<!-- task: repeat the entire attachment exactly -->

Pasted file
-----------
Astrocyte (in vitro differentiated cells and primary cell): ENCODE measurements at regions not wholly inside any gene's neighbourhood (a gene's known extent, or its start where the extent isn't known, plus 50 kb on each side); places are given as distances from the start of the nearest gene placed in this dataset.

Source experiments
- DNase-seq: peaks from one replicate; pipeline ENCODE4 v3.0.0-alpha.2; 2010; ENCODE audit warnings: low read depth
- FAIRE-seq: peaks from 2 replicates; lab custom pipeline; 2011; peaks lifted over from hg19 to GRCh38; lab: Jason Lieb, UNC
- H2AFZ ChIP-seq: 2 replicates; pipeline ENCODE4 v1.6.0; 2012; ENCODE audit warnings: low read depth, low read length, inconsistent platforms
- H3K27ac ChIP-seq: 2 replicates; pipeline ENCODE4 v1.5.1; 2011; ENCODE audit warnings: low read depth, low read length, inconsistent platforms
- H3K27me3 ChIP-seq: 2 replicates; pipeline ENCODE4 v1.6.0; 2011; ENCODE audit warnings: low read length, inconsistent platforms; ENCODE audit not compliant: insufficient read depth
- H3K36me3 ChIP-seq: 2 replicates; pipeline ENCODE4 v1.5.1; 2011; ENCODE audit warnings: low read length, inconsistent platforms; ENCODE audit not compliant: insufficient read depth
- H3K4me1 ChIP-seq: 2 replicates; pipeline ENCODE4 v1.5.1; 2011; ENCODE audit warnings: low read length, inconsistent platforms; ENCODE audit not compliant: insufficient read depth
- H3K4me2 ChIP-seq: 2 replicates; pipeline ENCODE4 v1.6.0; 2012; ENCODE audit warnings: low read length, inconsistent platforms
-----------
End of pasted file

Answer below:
Astrocyte (in vitro differentiated cells and primary cell): ENCODE measurements at regions not wholly inside any gene's neighbourhood (a gene's known extent, or its start where the extent isn't known, plus 50 kb on each side); places are given as distances from the start of the nearest gene placed in this dataset.

Source experiments
- DNase-seq: peaks from one replicate; pipeline ENCODE4 v3.0.0-alpha.2; 2010; ENCODE audit warnings: low read depth
- FAIRE-seq: peaks from 2 replicates; lab custom pipeline; 2011; peaks lifted over from hg19 to GRCh38; lab: Jason Lieb, UNC
- H2AFZ ChIP-seq: 2 replicates; pipeline ENCODE4 v1.6.0; 2012; ENCODE audit warnings: low read depth, low read length, inconsistent platforms
- H3K27ac ChIP-seq: 2 replicates; pipeline ENCODE4 v1.5.1; 2011; ENCODE audit warnings: low read depth, low read length, inconsistent platforms
- H3K27me3 ChIP-seq: 2 replicates; pipeline ENCODE4 v1.6.0; 2011; ENCODE audit warnings: low read length, inconsistent platforms; ENCODE audit not compliant: insufficient read depth
- H3K36me3 ChIP-seq: 2 replicates; pipeline ENCODE4 v1.5.1; 2011; ENCODE audit warnings: low read length, inconsistent platforms; ENCODE audit not compliant: insufficient read depth
- H3K4me1 ChIP-seq: 2 replicates; pipeline ENCODE4 v1.5.1; 2011; ENCODE audit warnings: low read length, inconsistent platforms; ENCODE audit not compliant: insufficient read depth
- H3K4me2 ChIP-seq: 2 replicates; pipeline ENCODE4 v1.6.0; 2012; ENCODE audit warnings: low read length, inconsistent platforms